A: No. It simply means that the results of our study were not due to random chance. What if I told you that all the smokers in this study were African-Americans (a population with very low rates of skin cancer), and the non-smokers were all Caucasian (whites have the highest rate of skin cancer). You’d say, well of course the smokers got less skin cancer! The results are still statistically significant (if you repeated that study 100 times, the African Americans would always get less skin cancer) but that does not mean that smoking lowers the rate of skin cancer. That study is statistically significant, but suffers from poor methodology. So that is point number two: Even if a study reaches statistical significance, that does not mean the correlation definitely exists! You have to look closely at the study itself.
We are almost ready to look at the WHI results. The last point I want to make is that large epidemiologic studies like the WHI or the Million Women Study are more susceptible to confounding factors and observer bias, than are small double-blind prospective trials. Some examples of this:
- Large epidemiologic trials looking at whether alcohol causes cancer have been confounded by the fact that many people who drink a lot also smoke.
- Large cohort studies often use questionnaires, with no way of validating whether the answers filled in are correct.
- “Recall Bias”: women who are diagnosed with breast cancer may take the time to remember in much greater detail what years they used birth control or HRT, whereas healthy women may not make as much effort to answer with great accuracy. Again, there is often no way to verify their answers.
Because of these issues, in large epidemiologic studies like the WHI, unless the lower limit of the Confidence Interval is at least 3, it generally should not be considered a strong, reliable risk factor.
Even if the results are replicated in multiple trials, a large epidemiologic trial with a RR below 2 should not make the headlines the way the WHI has.
So with that in mind, let’s look at the table below.
(Adapted from Bluming AZ. Tavris C. Hormone Replacement Therapy: Real Concerns and False Alarms. Cancer J. 2009;15:93–104.)
In this table, the association of breast cancer with Conjugated Equine Estrogen (Premarin) in the Women’s Health Initiative has a CI from 0.59 to 1.01, which crosses 1.0 and is therefore (barely) not a significant association. (Premarin certainly did not INCREASE the risk of cancer, as the CI is almost entirely below 1.0, but we can’t say it significantly decreased the risk either; we say instead that there was no significant association.) Premarin/Progestin (PremPro), French Fries and Grapefruit did barely reach statistical significance in those studies. As you can see, if you are worried about taking HRT, you should also certainly worry about eating grapefruit, using an electric blanket, and whatever you do, don’t become a flight attendant.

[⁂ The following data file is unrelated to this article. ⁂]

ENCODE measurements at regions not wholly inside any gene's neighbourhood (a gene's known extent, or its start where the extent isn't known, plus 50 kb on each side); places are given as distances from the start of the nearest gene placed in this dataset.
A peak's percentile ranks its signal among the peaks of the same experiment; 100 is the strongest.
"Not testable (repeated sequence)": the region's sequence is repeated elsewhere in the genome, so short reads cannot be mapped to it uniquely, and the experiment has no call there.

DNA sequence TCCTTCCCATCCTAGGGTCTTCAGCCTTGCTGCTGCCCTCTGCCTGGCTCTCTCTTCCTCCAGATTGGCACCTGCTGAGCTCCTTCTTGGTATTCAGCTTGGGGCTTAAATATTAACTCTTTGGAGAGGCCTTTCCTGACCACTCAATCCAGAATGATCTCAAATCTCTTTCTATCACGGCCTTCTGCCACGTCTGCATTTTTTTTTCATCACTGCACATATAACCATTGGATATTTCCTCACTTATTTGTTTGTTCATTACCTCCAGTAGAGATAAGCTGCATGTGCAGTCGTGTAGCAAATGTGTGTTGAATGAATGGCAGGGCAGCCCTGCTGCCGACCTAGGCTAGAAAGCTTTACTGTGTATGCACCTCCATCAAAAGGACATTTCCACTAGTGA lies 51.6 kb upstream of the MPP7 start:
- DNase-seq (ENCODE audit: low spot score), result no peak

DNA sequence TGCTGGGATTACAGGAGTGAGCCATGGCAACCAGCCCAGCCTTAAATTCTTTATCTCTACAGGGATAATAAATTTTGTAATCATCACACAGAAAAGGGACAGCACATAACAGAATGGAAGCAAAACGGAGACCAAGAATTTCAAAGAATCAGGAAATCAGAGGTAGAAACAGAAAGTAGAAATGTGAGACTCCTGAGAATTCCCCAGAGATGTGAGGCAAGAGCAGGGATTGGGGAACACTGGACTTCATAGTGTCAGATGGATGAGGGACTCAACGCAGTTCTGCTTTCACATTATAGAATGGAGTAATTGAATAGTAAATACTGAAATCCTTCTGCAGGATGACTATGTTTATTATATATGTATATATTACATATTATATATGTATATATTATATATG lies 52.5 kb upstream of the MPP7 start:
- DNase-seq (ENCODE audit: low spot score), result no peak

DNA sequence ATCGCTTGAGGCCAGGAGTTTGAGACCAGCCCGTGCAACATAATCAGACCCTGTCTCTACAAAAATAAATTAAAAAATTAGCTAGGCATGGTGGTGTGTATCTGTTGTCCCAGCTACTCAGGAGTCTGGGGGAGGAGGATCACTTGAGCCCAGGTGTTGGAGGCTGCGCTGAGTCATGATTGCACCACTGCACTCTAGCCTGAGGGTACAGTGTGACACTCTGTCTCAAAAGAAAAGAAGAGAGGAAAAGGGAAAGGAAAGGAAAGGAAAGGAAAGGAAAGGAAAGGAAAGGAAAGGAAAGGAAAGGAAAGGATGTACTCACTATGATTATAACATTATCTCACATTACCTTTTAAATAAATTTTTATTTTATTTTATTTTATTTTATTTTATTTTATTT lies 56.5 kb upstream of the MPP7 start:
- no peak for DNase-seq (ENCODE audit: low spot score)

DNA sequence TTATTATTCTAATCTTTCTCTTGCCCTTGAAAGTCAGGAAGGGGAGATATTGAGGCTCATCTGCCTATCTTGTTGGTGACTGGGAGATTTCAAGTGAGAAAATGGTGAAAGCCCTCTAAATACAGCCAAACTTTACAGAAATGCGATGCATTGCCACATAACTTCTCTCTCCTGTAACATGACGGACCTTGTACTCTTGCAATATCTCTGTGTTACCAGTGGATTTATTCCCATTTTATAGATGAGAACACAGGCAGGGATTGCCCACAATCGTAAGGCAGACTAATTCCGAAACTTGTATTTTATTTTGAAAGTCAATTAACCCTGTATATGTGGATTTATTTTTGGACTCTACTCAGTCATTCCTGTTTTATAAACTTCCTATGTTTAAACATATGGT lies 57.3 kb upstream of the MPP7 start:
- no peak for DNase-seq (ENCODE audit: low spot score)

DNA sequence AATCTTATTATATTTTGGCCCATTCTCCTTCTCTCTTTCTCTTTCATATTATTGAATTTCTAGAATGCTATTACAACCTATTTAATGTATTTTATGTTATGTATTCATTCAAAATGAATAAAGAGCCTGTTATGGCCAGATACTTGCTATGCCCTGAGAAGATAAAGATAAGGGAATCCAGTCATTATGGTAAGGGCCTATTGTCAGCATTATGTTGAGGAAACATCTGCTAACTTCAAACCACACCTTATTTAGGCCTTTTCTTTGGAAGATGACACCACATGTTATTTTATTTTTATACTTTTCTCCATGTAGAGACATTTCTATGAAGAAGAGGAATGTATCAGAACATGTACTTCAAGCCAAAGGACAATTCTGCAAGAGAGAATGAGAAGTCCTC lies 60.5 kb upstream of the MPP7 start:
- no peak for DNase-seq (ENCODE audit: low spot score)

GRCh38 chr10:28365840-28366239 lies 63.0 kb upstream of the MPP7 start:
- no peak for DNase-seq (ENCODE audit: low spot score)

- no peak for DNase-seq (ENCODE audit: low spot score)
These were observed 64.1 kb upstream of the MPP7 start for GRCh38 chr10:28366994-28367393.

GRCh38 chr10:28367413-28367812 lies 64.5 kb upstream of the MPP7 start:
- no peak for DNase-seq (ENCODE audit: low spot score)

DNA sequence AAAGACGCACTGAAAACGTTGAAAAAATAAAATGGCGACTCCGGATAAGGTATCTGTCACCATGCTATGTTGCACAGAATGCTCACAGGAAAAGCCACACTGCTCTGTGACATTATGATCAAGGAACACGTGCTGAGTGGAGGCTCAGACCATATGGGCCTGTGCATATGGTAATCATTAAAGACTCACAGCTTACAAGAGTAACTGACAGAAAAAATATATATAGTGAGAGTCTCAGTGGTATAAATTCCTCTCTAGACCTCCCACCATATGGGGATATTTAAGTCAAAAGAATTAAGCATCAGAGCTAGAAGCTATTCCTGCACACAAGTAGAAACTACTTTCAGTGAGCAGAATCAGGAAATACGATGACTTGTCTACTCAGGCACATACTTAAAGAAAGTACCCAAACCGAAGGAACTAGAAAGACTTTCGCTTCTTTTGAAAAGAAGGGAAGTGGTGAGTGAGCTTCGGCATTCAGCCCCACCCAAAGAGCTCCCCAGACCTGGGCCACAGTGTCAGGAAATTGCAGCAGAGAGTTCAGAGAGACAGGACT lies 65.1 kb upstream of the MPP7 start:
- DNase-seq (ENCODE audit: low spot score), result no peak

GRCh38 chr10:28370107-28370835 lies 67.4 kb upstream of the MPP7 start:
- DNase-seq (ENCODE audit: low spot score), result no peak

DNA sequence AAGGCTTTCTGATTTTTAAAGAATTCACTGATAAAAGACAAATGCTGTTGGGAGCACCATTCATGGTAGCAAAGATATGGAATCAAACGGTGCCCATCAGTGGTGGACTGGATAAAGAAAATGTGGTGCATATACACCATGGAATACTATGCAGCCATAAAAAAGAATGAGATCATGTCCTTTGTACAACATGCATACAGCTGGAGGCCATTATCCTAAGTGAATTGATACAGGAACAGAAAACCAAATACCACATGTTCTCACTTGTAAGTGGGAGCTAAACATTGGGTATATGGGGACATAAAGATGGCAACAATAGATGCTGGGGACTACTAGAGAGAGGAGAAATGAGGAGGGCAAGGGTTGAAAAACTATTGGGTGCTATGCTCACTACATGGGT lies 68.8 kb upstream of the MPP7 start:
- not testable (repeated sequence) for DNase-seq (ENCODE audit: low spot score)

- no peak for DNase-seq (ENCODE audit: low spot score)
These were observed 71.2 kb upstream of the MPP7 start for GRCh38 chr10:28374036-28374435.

At the bottom of the chart are two risk factors that are “real”. As you can see, the link between tobacco smoke and lung cancer is incontrovertible. And when a link is “true”, it only gets stronger with subsequent studies. With cancer and HRT you seem to get a new answer every other year (as researchers strive desperately to find a significant link), whereas with smoking and lung cancer, the link only became stronger with each subsequent study.
At the bottom I put the link between estrogen and endometrial (not breast) cancer. This is a true link—estrogen taken without progesterone will certainly increase the risk of endometrial cancer.
**Progesterone—indeed, even synthetic progestins— unquestionably prevent estrogen from causing endometrial cancer. This is not a controversial issue. This is why progestins started being given with estrogen in the 1980s.
I hope this gives at least an idea of how overblown the news coverage of the WHI trial has been.
Q: Aha — it’s time to step away from the WHI trial. What about women with a family history of breast cancer? Should they avoid HRT?
A: Not at all. Some very good studies have looked at this issue. In 1997 a prospective study was done in Iowa looking at 42,000 women with a family history of breast cancer. Here is what they found:
Among women with a family history of breast cancer, those who currently used HRT and had done so for at least 5 years developed breast cancer at an age-adjusted annual rate that was not statistically significantly higher than the rate in women who had never used HRT.
Among women with a family history, those who used HRT had a significantly lower risk for total mortality than did women who had never used HRT, including total cancer-related mortality. The age-adjusted annual mortality rate for women using HRT for at least 5 years was 46 deaths per 10,000 person-years ; this is roughly half the rate seen in women who had never used HRT (80 deaths per 10,000 person-years).
CONCLUSIONS: These data suggest that HRT use in women with a family history of breast cancer is NOT associated with increased incidence of breast cancer, and IS associated with a significantly reduced total mortality rate (!!).
The role of hormone replacement therapy in the risk for breast cancer and total mortality in women with a family history of breast cancer. Ann Intern Med. 1997 Dec 1;127(11):973-80.
Those results are probably exactly opposite to what you have heard on the news, from your friends and, unfortunately, from your specialist. Here is another study that also looked specifically at HRT in women with a strong family history of breast cancer:
This study looked at 3300 women who had benign breast biopsies at the start of the study, and followed them for quite a long time– median of 17 years. Here again, the relative risk of breast cancer was lower in the women who used estrogen replacement therapy. But that is not the most interesting part: The table below shows the interaction between estrogen usage and a history of breast cancer in a first degree relative (mother, sister, or daughter):